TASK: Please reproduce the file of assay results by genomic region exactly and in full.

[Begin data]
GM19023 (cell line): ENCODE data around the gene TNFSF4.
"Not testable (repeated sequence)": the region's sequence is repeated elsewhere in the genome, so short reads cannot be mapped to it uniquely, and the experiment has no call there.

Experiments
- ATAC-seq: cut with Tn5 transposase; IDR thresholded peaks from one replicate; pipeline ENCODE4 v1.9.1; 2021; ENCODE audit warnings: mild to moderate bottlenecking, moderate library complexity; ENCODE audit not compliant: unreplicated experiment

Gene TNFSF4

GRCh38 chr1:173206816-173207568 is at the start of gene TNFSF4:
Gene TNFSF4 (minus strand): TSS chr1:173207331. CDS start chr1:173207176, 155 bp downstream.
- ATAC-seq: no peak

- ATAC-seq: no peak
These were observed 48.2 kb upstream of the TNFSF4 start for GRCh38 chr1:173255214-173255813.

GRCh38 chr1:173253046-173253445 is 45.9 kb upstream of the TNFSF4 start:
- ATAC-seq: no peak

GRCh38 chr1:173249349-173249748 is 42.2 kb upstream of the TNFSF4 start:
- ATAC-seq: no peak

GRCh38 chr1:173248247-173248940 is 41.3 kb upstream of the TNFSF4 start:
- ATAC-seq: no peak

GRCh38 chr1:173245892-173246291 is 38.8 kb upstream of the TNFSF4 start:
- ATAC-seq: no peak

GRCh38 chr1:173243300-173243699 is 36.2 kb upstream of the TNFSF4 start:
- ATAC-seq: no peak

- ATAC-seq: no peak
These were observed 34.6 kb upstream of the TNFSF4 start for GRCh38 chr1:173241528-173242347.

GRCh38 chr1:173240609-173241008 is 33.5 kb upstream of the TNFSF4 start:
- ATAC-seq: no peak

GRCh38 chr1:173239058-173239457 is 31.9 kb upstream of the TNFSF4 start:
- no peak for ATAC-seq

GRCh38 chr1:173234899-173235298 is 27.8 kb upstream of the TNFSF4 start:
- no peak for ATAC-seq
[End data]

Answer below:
GM19023 (cell line): ENCODE data around the gene TNFSF4.
"Not testable (repeated sequence)": the region's sequence is repeated elsewhere in the genome, so short reads cannot be mapped to it uniquely, and the experiment has no call there.

Experiments
- ATAC-seq: cut with Tn5 transposase; IDR thresholded peaks from one replicate; pipeline ENCODE4 v1.9.1; 2021; ENCODE audit warnings: mild to moderate bottlenecking, moderate library complexity; ENCODE audit not compliant: unreplicated experiment

Gene TNFSF4

GRCh38 chr1:173206816-173207568 is at the start of gene TNFSF4:
Gene TNFSF4 (minus strand): TSS chr1:173207331. CDS start chr1:173207176, 155 bp downstream.
- ATAC-seq: no peak

- ATAC-seq: no peak
These were observed 48.2 kb upstream of the TNFSF4 start for GRCh38 chr1:173255214-173255813.

GRCh38 chr1:173253046-173253445 is 45.9 kb upstream of the TNFSF4 start:
- ATAC-seq: no peak

GRCh38 chr1:173249349-173249748 is 42.2 kb upstream of the TNFSF4 start:
- ATAC-seq: no peak

GRCh38 chr1:173248247-173248940 is 41.3 kb upstream of the TNFSF4 start:
- ATAC-seq: no peak

GRCh38 chr1:173245892-173246291 is 38.8 kb upstream of the TNFSF4 start:
- ATAC-seq: no peak

GRCh38 chr1:173243300-173243699 is 36.2 kb upstream of the TNFSF4 start:
- ATAC-seq: no peak

- ATAC-seq: no peak
These were observed 34.6 kb upstream of the TNFSF4 start for GRCh38 chr1:173241528-173242347.

GRCh38 chr1:173240609-173241008 is 33.5 kb upstream of the TNFSF4 start:
- ATAC-seq: no peak

GRCh38 chr1:173239058-173239457 is 31.9 kb upstream of the TNFSF4 start:
- no peak for ATAC-seq

GRCh38 chr1:173234899-173235298 is 27.8 kb upstream of the TNFSF4 start:
- no peak for ATAC-seq